EXAMPLE 3a,7a-trans-5,6-trans-l1-llexahydro-1-(5- piperidinopentyl)-3a,5,6,7a-indantetrol, 3a,5,6,7atetraacetate 3a,7a-trans-5,6-trans-l1-l1exahydro-1-(5- piperidinopentyl)-3a,5,6,7a-indantetrol as prepared in Example 4 (4.0 g., 0.012 mole), is added to 80 ml. acetic anhydride. Glacial acetic acid (5 ml.) is added to give a clear solution. While cooling the solution in an ice-salt bath, 70% perchloric acid (8 ml.) is added dropwise over a period of 0.5 hour. The mixture is kept at about C. for 16 hours. Cooling is continued during a dropwise addition of methanol (80 ml., 0.5 hour). After basification with concentrated ammonium hydroxide, the mixture is extracted three times with chloroform. The combined chloroform extracts are dried over magnesium sulfate, filtered, and the chloroform is removed in vacuo leaving 5.2 g. amber colored viscous material. Most of this material is dissolved in hot hexane (200 ml.). After cooling, 1.5 g. of crystalline product (the above-titled compound) (Crop 1) is harvested by filtration, m.p. 123-130C. Concentration of mother liquor yields several additional crops totaling about 1.6 g. [yield of crude crystalline material (the above-titled compound) 3.1 g., about 50% theory].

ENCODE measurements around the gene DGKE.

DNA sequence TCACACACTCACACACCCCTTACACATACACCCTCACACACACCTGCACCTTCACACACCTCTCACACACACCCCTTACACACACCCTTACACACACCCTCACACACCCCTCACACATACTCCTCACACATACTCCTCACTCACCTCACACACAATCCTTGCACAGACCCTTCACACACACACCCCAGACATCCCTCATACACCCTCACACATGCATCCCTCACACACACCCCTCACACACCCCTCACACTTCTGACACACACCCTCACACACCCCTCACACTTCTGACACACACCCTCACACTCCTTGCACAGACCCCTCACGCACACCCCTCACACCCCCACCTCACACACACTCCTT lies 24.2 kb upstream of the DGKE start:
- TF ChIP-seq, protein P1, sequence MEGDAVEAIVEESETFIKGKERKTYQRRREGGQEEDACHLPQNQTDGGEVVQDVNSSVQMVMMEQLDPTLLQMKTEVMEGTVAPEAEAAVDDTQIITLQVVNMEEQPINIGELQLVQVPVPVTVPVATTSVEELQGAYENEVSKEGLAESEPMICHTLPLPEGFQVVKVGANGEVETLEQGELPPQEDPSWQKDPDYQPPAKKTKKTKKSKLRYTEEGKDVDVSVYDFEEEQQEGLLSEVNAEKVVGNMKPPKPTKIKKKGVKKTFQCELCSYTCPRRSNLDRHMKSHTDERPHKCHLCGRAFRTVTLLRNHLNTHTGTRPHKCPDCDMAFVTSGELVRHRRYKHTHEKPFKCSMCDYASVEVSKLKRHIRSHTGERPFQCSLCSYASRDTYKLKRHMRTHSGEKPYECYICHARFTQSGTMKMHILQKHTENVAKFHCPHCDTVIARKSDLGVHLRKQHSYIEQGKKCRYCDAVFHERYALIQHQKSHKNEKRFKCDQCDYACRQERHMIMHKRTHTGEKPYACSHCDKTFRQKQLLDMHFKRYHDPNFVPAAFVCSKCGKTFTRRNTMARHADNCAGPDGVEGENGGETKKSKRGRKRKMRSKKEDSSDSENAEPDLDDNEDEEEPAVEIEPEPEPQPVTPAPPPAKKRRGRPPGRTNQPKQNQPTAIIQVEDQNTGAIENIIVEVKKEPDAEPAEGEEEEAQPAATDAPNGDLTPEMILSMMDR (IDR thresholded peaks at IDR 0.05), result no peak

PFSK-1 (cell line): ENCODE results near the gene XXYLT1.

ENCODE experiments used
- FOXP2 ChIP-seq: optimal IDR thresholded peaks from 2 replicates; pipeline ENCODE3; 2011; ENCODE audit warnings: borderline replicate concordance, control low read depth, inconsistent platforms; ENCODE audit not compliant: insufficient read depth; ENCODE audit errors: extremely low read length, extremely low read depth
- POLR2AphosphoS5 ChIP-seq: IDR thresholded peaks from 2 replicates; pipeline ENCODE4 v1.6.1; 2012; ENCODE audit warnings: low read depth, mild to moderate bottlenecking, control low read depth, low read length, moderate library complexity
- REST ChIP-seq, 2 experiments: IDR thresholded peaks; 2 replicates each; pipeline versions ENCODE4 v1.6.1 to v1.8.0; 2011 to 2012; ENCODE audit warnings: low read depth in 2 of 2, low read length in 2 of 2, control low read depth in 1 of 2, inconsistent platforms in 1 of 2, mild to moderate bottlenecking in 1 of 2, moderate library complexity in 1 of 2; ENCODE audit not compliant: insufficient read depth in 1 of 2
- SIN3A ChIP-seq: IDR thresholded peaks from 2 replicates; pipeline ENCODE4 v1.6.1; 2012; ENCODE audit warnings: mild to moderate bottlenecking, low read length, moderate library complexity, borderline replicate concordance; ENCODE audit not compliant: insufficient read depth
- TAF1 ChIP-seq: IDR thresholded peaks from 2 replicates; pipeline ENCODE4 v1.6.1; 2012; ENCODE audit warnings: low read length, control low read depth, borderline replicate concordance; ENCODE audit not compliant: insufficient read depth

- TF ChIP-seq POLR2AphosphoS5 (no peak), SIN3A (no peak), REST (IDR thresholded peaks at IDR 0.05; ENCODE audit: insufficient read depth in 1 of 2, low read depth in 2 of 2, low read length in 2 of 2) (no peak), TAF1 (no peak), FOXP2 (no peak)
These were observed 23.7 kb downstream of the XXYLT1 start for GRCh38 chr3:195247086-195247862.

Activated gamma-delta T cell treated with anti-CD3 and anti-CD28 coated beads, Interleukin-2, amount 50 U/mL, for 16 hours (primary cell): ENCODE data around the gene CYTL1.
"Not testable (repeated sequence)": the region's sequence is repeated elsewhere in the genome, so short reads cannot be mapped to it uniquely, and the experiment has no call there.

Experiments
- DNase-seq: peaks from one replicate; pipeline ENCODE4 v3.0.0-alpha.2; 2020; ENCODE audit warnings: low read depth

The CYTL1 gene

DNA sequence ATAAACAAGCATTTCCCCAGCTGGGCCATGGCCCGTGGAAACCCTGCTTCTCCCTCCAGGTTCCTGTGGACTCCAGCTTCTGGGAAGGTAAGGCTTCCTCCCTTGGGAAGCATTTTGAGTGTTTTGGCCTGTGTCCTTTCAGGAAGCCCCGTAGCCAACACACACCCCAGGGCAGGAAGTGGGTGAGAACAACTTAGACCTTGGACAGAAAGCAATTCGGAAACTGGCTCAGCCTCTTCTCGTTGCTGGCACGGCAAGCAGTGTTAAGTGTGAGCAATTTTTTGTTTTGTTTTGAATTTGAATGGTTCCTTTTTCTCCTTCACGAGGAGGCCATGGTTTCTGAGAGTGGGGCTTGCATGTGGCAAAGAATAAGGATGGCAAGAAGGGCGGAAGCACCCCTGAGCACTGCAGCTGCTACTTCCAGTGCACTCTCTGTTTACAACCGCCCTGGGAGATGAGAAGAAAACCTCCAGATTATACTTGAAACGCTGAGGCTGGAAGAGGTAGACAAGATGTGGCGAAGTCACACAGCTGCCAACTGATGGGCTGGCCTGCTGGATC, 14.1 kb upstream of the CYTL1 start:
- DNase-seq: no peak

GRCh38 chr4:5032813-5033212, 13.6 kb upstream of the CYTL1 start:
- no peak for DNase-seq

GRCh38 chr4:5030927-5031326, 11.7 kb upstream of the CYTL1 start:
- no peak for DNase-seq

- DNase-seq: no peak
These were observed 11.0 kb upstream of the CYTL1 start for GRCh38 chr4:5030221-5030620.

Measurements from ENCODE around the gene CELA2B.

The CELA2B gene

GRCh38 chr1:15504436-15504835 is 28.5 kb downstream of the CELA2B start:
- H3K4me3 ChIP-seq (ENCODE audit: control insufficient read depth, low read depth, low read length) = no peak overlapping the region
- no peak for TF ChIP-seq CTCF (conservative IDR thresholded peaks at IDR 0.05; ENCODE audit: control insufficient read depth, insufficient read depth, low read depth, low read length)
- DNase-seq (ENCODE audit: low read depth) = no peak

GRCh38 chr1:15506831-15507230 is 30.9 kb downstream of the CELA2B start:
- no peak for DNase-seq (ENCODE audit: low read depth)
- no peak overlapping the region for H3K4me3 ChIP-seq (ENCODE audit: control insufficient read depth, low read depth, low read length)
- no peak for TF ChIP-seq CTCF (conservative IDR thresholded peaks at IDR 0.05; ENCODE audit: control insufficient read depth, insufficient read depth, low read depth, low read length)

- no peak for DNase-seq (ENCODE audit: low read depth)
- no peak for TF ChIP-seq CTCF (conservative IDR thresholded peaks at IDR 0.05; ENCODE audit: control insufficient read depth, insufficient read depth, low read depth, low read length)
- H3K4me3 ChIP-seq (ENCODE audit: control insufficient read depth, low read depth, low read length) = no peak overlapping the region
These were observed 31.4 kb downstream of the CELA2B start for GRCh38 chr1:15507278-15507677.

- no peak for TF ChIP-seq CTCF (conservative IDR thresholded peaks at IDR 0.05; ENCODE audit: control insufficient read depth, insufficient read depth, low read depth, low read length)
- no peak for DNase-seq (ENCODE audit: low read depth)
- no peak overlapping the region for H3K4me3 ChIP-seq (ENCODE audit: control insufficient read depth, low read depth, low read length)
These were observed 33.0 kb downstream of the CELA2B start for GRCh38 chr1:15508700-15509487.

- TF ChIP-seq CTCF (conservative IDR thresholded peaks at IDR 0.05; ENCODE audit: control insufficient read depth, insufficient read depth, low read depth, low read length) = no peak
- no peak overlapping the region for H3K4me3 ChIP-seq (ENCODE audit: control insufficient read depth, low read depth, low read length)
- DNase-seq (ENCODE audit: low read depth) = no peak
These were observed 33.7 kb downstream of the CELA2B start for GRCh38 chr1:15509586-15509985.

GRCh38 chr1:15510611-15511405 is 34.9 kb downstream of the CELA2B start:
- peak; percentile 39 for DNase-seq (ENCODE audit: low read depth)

The Crop 1 material is recrystallized from hexane to give 1.3 g. (21% yield) melting l23128C.

Analysis:

Calcd for (1 11 180 C, 63.63; 11-11, 8.51; N, 2.75;

Found: C, 63.79; H, 8.50; N, 2.82;